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How Have Statements By International Public Figures Influenced The Choice Of President-Elect?

The opinions expressed in this article are the writer’s own and do not reflect the views of Her Campus.

The elections in Brazil are over and we had, as in the last elections, popular demand for the positioning of artists. However, the repercussions of Brazilian political polarization reached international levels and, more than in any other political moment in Brazil, many international artists took a stand, especially singers and actors. In this sense, there is a question about the weight of these artists’ statements on the decision of the population’s vote.

First, it is relevant to understand the reason behind the statements and support from people who do not even live in Brazil. Some political scientists attribute these manifestations to the uninterrupted advance of globalization and the popular perception of the interference that a country of gigantic proportions like Brazil can have in the rest of the world, especially when we talk about environmental policies in the Amazon rainforest.

Examples of international artists that took a stand in the Brazilian elections:

Jason Momoa

The protagonist of “Aquaman” (2018), published in his Instagram stories the headline of a report in English about the Brazilian elections, writing the name of candidate Lula with heart emojis.

Mark Ruffalo

Known for many roles, including playing Hulk, the actor encouraged Brazilians to vote, and also retweeted a tweet from Lula.

Leonardo DiCaprio

The Oscar-winning actor shared a message from Marina Silva on Twitter highlighting the issue of the Amazon rainforest.

Also, there were other declarations of support for Lula’s candidacy by Danny Glover (‘Roger’ of Lethal Weapon), Roger Waters (from Pink Floyd), Mark Hammil (‘Luke Skywalker’ of Star Wars), Tom Morello (from Rage Against The Machine), Ben McKee (from Imagine Dragons), Finneas (singer and brother of Billie Eilish) and Alfonso Herrera (from RBD).

What is the weight of these declarations in the population’s voting decision?

It is difficult to determine how much international public figures were able to influence the population’s decision about the candidates, but the Ph.D. in Political Science Bruno Konder raised some reflections about this in an exclusive interview for Her Campus.

Bruno Konder argues that the voting decision is not simple and that everyone wants to vote according to what they believe to be more correct, but what commonly happens is that this assessment can be wrong. Furthermore, he adds that most people have a playful relationship with politics, so it is a rational decision, but many other things come into play.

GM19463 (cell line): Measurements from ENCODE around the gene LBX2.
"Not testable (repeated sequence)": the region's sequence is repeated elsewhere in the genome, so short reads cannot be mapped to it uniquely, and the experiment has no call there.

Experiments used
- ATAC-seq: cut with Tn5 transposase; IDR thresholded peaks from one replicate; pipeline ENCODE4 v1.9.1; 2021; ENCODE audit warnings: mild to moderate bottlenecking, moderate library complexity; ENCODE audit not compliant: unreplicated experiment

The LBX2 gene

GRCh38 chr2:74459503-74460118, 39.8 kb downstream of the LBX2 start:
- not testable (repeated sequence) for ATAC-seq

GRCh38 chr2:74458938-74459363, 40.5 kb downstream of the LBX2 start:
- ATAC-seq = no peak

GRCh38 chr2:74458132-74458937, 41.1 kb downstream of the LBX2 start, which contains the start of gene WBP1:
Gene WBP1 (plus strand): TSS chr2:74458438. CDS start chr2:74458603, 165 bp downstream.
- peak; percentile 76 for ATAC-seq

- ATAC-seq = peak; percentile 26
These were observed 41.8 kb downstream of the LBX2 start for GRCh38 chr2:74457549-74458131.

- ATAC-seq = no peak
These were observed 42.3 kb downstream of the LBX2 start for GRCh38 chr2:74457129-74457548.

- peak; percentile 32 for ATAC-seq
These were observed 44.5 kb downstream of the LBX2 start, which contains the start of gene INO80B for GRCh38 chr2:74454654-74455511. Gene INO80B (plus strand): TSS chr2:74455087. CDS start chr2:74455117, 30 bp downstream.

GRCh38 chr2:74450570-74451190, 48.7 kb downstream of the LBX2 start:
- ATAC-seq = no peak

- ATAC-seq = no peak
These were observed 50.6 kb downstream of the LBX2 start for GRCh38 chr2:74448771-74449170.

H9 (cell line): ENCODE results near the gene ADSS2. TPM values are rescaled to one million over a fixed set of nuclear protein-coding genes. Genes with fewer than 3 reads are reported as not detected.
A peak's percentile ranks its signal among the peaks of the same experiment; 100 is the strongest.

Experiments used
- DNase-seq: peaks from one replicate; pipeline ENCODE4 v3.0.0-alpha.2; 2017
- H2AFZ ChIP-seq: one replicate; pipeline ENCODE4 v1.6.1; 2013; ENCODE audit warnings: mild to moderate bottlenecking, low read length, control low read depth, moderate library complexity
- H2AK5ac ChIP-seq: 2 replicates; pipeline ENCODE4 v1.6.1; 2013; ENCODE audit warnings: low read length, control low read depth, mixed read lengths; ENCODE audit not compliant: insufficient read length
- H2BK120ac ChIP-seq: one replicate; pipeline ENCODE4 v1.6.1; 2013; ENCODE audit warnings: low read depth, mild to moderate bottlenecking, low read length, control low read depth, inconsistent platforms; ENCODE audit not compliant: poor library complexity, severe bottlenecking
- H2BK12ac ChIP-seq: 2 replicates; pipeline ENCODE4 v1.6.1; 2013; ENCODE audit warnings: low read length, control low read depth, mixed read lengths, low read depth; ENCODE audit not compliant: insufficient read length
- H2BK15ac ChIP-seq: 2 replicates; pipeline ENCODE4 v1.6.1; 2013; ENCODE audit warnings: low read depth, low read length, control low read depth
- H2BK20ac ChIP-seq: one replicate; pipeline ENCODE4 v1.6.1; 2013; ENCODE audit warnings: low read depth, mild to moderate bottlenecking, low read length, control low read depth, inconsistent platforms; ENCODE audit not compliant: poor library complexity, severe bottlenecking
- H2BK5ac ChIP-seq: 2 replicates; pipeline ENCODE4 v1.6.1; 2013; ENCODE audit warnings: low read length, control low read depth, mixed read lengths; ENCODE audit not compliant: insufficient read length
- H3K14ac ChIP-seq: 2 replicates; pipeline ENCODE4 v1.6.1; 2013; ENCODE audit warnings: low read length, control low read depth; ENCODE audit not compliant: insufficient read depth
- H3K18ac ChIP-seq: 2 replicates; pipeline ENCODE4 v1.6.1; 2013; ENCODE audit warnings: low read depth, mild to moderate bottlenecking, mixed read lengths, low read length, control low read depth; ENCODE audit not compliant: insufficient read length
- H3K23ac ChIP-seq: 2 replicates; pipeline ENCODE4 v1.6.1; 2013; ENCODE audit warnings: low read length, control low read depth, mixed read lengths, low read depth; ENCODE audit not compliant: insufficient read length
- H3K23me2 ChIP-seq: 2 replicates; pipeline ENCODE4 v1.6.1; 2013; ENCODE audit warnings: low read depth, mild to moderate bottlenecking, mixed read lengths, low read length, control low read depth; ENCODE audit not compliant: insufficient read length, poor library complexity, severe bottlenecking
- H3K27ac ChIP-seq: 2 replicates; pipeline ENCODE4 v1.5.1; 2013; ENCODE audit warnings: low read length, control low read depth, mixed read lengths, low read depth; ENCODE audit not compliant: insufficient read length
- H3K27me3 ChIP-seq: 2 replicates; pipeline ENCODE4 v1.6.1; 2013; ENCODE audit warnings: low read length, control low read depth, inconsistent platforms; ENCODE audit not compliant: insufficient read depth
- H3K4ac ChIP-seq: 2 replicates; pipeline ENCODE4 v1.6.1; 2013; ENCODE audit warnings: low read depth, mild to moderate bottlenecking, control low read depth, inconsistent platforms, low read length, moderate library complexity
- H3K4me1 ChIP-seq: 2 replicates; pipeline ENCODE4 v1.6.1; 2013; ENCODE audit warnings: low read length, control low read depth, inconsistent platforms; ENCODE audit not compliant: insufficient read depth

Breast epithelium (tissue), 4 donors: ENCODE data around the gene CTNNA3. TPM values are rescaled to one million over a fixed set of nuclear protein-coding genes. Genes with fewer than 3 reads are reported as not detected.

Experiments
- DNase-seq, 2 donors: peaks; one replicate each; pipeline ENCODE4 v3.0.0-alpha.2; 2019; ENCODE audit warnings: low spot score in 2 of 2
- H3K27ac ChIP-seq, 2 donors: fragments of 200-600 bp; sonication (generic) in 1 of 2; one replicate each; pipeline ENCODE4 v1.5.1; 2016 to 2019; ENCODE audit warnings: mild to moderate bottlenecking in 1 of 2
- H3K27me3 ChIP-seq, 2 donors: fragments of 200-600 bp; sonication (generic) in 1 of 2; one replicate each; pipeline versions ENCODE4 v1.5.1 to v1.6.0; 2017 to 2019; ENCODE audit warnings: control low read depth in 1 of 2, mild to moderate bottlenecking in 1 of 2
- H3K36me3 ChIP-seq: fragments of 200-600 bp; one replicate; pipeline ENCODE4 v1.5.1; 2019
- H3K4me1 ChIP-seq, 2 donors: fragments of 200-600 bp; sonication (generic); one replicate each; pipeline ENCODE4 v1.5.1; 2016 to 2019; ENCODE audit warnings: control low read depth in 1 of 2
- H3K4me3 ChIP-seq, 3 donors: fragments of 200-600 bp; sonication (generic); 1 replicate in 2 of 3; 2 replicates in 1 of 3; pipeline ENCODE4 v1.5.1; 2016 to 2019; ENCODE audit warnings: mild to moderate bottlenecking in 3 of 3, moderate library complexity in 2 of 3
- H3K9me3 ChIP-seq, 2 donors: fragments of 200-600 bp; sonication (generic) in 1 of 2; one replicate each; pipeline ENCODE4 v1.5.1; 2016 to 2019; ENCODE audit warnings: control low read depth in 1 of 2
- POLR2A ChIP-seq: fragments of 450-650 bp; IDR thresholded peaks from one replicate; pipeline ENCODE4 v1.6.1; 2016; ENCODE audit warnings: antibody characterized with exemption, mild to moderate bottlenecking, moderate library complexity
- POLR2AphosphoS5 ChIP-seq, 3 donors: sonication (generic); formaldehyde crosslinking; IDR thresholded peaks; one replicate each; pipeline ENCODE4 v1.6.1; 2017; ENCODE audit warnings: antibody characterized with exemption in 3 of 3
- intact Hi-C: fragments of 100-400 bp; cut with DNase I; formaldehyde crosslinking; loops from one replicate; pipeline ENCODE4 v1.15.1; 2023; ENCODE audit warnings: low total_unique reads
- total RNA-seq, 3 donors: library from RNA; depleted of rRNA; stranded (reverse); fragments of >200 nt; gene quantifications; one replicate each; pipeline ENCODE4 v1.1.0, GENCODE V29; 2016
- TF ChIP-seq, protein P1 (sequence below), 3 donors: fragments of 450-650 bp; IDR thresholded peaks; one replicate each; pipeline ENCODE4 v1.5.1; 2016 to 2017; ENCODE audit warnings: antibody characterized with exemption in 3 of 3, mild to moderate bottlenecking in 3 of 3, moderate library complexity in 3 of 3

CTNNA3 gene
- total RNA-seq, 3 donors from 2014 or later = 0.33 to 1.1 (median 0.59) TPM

The Ph.D. concludes, for example, that this is why politicians do opinion polls: not only to see if they are winning but also to show the result to the population because people like to vote for those who are already winning. This shows that our vote is not exactly a rational decision.

“How do we decide to vote? We don’t understand all subjects, we are guided a lot by people who we think understand the subject or by people we trust […] So it could be a teacher, someone older in the family whose opinion we respect or our friends […] that’s why this way of doing politics through WhatsApp is so important nowadays because we won’t see if the source of information is correct, we see who passed it on to us”, explains Konder.

Therefore, the Ph.D. in Political Science argues that this is the role of these international public figures. These artists influence people through their actions and statements, and they also provide credibility to the candidates they support. It is difficult to measure the weight of this influence on an election decision, but it is real and important to be studied.
“One fact is that international artists have greater visibility than the national ones and depending on the subject, they reach more media […] besides, there is also a phenomenon that these statements can make some people think: ‘wow, this international artist is worried about the elections in Brazil, so it’s really serious”, concludes Konder.


Giullia Cartaxo edited the article above. 

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Paola Costa

Casper Libero '25

Journalism student with a degree in International Relations. I'm fascinated by people's stories, culture, cinema and politics.